From Politico Pro By Megan Cassella
A push to increase wages and tighten labor standards in Mexico — one of the Trump administration’s top priorities in a modernized NAFTA — is likely to be a no-go issue for the Mexican government that has the potential to scuttle the renegotiation, two former Mexican negotiators warned on Tuesday.
“Wages, I think, should be out of any kind of discussions and should be a red line and a deal-breaker,” Francisco de Rosenzweig, a former deputy trade minister for Mexico who led the country’s negotiating team for the Trans-Pacific Partnership, said at an event in Washington hosted by the Wilson Center. The issue, he added, “should not be considered even as a possibility to negotiate.”
Mexico has instituted several labor reforms and improved its legal framework on labor issues since NAFTA was first negotiated, Rosenzweig said, adding that additional changes that Mexican President Enrique Pena Nieto submitted recently are still “on the way.” He described current labor provisions that were written in side agreements as positive developments, and said Mexico would be comfortable moving those provisions into the main text of an updated NAFTA agreement, as the U.S. wants. But going beyond that and tightening those standards would prove more difficult and could endanger the talks, he said.
“We don’t know what other provisions the U.S. may want to submit to Canada and Mexico, so we will take a look,” said Rosenzweig, who is now a partner in the Mexico City branch of the law firm White & Case. “But in the end, it’s about reaching balances,” he said. “It’s not only about the U.S. Congress. It’s about the Mexican [Senate] and the Canadian Parliament, too.”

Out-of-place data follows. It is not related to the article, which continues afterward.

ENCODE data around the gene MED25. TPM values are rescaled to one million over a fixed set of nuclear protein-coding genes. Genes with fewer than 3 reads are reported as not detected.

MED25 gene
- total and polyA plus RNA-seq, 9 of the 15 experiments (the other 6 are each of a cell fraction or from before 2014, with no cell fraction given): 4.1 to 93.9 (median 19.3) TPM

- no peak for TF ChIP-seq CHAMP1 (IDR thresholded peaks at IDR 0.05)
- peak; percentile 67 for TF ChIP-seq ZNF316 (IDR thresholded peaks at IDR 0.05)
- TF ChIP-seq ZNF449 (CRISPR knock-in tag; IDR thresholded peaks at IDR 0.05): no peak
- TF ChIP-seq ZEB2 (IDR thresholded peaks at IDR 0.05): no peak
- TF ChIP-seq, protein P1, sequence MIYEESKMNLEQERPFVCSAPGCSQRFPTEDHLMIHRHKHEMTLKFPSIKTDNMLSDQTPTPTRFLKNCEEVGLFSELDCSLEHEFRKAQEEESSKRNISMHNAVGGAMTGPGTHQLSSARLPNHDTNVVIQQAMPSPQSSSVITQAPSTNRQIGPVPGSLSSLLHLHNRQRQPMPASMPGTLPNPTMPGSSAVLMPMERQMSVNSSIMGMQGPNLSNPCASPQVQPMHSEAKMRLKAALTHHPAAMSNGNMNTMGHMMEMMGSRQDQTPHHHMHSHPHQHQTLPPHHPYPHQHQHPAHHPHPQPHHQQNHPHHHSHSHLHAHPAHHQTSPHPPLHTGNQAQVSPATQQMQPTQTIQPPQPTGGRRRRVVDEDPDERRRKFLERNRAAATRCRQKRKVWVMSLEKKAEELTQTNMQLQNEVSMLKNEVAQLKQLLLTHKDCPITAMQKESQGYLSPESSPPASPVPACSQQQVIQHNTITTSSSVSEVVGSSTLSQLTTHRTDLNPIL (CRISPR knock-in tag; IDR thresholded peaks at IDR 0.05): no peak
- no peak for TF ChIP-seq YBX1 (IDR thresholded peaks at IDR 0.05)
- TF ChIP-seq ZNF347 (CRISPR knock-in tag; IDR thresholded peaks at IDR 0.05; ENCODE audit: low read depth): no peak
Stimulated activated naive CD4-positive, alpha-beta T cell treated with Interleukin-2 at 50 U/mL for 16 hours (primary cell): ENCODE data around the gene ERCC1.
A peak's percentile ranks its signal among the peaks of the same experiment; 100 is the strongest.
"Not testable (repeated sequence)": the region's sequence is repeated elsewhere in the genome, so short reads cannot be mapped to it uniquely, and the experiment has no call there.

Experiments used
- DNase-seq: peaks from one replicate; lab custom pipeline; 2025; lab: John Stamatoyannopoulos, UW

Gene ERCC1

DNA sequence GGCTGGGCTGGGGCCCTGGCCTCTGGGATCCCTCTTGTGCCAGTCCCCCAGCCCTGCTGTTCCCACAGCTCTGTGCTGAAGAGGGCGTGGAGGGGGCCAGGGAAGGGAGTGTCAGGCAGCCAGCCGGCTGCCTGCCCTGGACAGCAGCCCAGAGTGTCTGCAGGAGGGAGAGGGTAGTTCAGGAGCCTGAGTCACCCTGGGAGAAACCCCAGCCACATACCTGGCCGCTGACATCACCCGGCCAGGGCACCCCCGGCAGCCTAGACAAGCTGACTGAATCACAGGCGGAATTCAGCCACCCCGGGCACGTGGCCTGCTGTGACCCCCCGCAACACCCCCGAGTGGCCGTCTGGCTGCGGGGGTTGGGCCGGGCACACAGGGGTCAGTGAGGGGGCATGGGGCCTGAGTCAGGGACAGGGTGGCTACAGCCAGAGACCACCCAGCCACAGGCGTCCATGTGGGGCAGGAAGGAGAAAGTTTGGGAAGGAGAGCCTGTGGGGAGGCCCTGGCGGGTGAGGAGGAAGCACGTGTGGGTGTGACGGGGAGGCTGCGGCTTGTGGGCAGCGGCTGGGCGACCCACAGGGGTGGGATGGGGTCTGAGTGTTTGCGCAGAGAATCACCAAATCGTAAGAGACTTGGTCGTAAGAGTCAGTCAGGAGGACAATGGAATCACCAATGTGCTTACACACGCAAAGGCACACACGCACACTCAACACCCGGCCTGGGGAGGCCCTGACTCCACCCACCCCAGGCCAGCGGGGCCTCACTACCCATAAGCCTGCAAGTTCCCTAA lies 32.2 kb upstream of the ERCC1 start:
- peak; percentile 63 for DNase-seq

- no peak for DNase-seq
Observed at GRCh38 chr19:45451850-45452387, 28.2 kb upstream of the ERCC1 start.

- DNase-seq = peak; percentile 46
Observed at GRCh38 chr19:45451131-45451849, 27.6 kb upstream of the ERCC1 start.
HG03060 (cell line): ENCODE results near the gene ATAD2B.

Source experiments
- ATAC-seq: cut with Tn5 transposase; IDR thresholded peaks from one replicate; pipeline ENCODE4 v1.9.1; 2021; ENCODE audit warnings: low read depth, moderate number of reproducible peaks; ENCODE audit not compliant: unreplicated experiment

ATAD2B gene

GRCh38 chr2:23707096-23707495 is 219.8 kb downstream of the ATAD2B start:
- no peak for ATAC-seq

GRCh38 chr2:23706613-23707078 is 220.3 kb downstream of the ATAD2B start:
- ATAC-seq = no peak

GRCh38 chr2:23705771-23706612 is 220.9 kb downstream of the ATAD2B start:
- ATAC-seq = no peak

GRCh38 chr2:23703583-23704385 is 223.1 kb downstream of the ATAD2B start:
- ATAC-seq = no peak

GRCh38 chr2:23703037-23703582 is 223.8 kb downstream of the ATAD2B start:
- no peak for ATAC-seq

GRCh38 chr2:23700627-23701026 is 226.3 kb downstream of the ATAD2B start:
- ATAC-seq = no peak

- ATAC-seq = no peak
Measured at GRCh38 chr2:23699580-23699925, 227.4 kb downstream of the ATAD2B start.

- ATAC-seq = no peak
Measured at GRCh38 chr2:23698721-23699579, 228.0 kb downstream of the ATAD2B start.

The United States, in its detailed negotiating objectives, listed bringing those labor provisions into NAFTA’s core text as its top labor-related priority. But it also outlined nine other labor initiatives, including requiring countries to establish rules to enforce labor laws surrounding working conditions and minimum wages. The Trump administration also wants to ensure that NAFTA countries’ labor standards do not affect trade or investment between the parties.
Top U.S. officials have reinforced the point that labor standards in Mexico will be a primary topic of discussion throughout the talks, slated to begin on Wednesday. Back in June, U.S. Trade Representative Robert Lighthizer told members of the Senate Finance Committee that with regard to labor standards, “certainly they will be one of the very first things that we talk to them about.”
In an example of a potential negotiating point where labor standards would figure prominently, POLITICO reported earlier Tuesday that U.S. negotiators would submit a proposal during the first round of talks to make it easier for U.S. produce farmers by region to protest allegations of dumping on Mexico’s part. Many U.S. produce growers complain that the substantially lower labor costs in Mexico help its produce exports undercut the price of produce grown in the U.S.
While it is not known how the Trump administration may propose to achieve its priorities on labor during the talks, the concern is that “apparently Mexico is like the bad guy in the arena because we have lower labor costs,” said Luz Maria De La Mora Sanchez, a former official at Mexico’s Foreign Affairs Ministry who was part of the original team that negotiated NAFTA in the early 1990s.
“Wages in Mexico are lower than in the U.S. That’s a fact,” she said at the Wilson Center event. “The fact that that exists doesn’t mean we have an overt trade advantage.”
Mexico has to work hard to close that gap, she said, but doing so will require education, innovation, improvements in productivity — and not new trade agreements.
“My concern with respect to labor is that the U.S. comes up with a proposal that really tries to intervene in minimum wages and labor markets, which cannot be solved through a trade negotiation,” she said. “We have to be very careful on not offering solutions that may end up not getting us anywhere.”